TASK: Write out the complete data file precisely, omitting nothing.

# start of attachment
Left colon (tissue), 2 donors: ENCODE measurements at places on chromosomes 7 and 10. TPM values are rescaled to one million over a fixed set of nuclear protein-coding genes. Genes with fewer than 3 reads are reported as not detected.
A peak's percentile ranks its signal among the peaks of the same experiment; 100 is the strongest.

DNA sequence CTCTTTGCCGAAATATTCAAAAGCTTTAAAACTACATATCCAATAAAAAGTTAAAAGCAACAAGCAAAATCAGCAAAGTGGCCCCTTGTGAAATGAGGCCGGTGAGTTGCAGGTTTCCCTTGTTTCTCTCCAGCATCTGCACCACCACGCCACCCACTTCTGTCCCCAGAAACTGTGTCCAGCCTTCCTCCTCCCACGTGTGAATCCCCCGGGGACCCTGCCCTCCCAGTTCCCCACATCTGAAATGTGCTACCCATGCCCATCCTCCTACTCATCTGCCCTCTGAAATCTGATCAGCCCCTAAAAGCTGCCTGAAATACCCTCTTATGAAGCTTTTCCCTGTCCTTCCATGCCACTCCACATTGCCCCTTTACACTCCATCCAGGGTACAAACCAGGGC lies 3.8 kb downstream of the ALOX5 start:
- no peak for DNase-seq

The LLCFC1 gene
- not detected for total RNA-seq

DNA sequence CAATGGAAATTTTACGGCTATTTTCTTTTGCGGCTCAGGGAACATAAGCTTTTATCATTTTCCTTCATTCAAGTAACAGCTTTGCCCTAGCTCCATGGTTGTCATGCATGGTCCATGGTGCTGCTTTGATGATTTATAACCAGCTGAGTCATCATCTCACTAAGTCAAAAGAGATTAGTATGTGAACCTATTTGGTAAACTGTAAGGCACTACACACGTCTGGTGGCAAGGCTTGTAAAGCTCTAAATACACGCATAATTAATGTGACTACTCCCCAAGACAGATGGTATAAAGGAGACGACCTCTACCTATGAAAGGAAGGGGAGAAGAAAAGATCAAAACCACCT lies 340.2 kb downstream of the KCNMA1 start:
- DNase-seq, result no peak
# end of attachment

Left colon (tissue), 2 donors: ENCODE measurements at places on chromosomes 7 and 10. TPM values are rescaled to one million over a fixed set of nuclear protein-coding genes. Genes with fewer than 3 reads are reported as not detected.
A peak's percentile ranks its signal among the peaks of the same experiment; 100 is the strongest.

DNA sequence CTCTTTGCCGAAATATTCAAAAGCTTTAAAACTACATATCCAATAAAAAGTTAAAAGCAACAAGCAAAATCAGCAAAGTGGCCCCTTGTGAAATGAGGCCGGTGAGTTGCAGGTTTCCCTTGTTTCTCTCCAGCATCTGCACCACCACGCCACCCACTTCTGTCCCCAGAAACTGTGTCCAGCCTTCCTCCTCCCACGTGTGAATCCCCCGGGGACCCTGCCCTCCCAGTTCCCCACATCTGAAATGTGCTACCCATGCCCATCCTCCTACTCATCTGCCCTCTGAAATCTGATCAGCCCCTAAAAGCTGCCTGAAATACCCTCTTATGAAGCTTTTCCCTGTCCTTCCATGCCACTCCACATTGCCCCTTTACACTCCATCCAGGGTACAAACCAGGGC lies 3.8 kb downstream of the ALOX5 start:
- no peak for DNase-seq

The LLCFC1 gene
- not detected for total RNA-seq

DNA sequence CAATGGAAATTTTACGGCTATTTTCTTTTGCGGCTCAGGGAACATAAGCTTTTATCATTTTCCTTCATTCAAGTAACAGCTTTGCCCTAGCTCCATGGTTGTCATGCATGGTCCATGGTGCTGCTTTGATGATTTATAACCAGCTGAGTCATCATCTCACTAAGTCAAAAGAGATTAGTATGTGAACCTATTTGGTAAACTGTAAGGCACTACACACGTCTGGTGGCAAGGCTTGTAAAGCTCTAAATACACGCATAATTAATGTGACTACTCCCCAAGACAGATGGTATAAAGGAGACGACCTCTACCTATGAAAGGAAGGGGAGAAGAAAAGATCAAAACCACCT lies 340.2 kb downstream of the KCNMA1 start:
- DNase-seq, result no peak